The carmaker Nissan South Africa has started a discussion that is likely to result in a rationalisation of its operations and headcount, according to local media, meaning hundreds of workers stand to lose their jobs.
Nissan SA plans to discontinue making NP200 model small light trucks (known locally as bakkies) in March 2024, News24 wrote on October 9, as a replacement deal with a Russian partner fell through due to the global fallout over its invasion of Ukraine and ongoing war there.
"[The] geopolitical situation in Russia meant this model was no longer viable due to significantly reduced volumes,” News24 writes, citing a Nissan SA release.
"Until our future plans are confirmed, the business will be operating at reduced production volumes and needs to act responsibly to maintain its long-term competitiveness and be ready to secure future opportunities."
The South African subsidiary of Japanese carmaker Nissan now employs roughly 1,600 people. It expects to lay off around 400 at its production facility in Pretoria, the administrative capital of Africa’s most developed economy.
The factory, IOL Motoring wrote on October 9, produces about 1,000 NP200 pick-up trucks monthly.
“In line with our African strategy, securing a second model for production in South Africa is a priority and a study into an alternative vehicle is already progressing,” the carmaker said.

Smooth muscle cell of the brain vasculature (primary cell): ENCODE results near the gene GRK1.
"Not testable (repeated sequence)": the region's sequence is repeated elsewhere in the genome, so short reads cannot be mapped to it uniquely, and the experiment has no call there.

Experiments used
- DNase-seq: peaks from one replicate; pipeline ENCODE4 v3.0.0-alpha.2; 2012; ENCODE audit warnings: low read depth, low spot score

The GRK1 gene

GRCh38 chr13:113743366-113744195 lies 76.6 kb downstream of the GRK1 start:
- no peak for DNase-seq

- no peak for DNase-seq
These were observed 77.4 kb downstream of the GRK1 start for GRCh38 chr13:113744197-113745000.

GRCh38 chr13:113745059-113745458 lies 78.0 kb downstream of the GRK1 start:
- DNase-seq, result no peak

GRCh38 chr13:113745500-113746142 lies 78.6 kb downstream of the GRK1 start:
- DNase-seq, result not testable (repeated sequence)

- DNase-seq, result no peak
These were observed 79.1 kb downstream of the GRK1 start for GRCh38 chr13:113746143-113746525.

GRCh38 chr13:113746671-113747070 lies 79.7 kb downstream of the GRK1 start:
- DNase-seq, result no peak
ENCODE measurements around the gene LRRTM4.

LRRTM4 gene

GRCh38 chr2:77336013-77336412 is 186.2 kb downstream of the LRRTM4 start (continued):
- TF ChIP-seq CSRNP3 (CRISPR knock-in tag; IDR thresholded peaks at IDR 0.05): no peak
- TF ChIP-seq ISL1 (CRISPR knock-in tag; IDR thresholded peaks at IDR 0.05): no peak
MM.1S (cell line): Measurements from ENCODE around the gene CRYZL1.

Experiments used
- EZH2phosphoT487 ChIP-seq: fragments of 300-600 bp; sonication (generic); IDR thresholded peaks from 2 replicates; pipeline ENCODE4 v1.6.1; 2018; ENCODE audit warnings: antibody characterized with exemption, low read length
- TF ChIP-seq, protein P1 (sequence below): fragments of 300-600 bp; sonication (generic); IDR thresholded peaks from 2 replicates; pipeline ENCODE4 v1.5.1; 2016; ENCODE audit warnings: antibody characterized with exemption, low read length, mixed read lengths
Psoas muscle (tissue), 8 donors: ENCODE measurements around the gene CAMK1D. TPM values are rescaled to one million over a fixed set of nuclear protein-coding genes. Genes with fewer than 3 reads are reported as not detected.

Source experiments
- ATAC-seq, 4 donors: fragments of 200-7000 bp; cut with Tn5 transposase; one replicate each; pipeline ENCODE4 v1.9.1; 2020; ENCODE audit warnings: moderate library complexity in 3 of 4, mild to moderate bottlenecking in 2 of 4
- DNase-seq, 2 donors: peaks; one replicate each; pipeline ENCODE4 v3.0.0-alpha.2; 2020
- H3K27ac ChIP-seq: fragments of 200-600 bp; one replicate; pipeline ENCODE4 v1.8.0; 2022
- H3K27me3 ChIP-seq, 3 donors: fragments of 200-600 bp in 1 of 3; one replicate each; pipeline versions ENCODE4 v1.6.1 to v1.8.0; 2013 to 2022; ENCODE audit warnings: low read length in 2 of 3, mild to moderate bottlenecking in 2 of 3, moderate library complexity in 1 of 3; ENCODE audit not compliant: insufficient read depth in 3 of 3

“Until our future plans are confirmed, the business will be operating at reduced production volumes and needs to act responsibly to maintain its long-term competitiveness and be ready to secure future opportunities.”
Mikel Mabasa, chief executive of the automotive business council at the National Association of Automotive Manufacturers of South Africa told Moneyweb that there is a possibility that some retrenchees can be absorbed by three vehicle makers who are setting up plants in the country.
“I’m sure that many of them, when they do come in, will be looking to appoint people who are already experienced and have the necessary skills because the production of vehicles requires very specialised skills,” he said, according to Moneyweb on October 9.
Along with alliance partner Renault, Nissan's formal withdrawal from the Russian market took place last year, a move reported by Reuters as having cost the Japanese carmaker $687mn.
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